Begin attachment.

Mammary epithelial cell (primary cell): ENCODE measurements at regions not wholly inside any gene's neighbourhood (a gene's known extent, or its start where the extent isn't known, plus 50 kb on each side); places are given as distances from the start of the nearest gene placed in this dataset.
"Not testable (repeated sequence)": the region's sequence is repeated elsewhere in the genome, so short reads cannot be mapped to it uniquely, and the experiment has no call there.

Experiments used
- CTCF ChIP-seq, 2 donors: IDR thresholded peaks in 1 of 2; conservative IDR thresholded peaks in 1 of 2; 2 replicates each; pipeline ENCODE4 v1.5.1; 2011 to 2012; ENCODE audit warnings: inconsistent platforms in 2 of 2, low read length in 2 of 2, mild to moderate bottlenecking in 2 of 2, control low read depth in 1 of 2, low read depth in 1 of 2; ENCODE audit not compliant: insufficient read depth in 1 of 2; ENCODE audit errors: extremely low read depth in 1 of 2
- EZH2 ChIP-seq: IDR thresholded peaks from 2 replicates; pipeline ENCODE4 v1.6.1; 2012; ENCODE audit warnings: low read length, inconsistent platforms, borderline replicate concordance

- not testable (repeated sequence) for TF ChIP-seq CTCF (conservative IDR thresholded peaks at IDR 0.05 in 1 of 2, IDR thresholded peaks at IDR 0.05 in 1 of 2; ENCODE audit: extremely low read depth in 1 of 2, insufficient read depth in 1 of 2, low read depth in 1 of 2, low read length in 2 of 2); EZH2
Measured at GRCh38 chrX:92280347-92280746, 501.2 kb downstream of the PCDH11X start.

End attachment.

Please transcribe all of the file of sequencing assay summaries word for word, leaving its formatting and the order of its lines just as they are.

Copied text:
Mammary epithelial cell (primary cell): ENCODE measurements at regions not wholly inside any gene's neighbourhood (a gene's known extent, or its start where the extent isn't known, plus 50 kb on each side); places are given as distances from the start of the nearest gene placed in this dataset.
"Not testable (repeated sequence)": the region's sequence is repeated elsewhere in the genome, so short reads cannot be mapped to it uniquely, and the experiment has no call there.

Experiments used
- CTCF ChIP-seq, 2 donors: IDR thresholded peaks in 1 of 2; conservative IDR thresholded peaks in 1 of 2; 2 replicates each; pipeline ENCODE4 v1.5.1; 2011 to 2012; ENCODE audit warnings: inconsistent platforms in 2 of 2, low read length in 2 of 2, mild to moderate bottlenecking in 2 of 2, control low read depth in 1 of 2, low read depth in 1 of 2; ENCODE audit not compliant: insufficient read depth in 1 of 2; ENCODE audit errors: extremely low read depth in 1 of 2
- EZH2 ChIP-seq: IDR thresholded peaks from 2 replicates; pipeline ENCODE4 v1.6.1; 2012; ENCODE audit warnings: low read length, inconsistent platforms, borderline replicate concordance

- not testable (repeated sequence) for TF ChIP-seq CTCF (conservative IDR thresholded peaks at IDR 0.05 in 1 of 2, IDR thresholded peaks at IDR 0.05 in 1 of 2; ENCODE audit: extremely low read depth in 1 of 2, insufficient read depth in 1 of 2, low read depth in 1 of 2, low read length in 2 of 2); EZH2
Measured at GRCh38 chrX:92280347-92280746, 501.2 kb downstream of the PCDH11X start.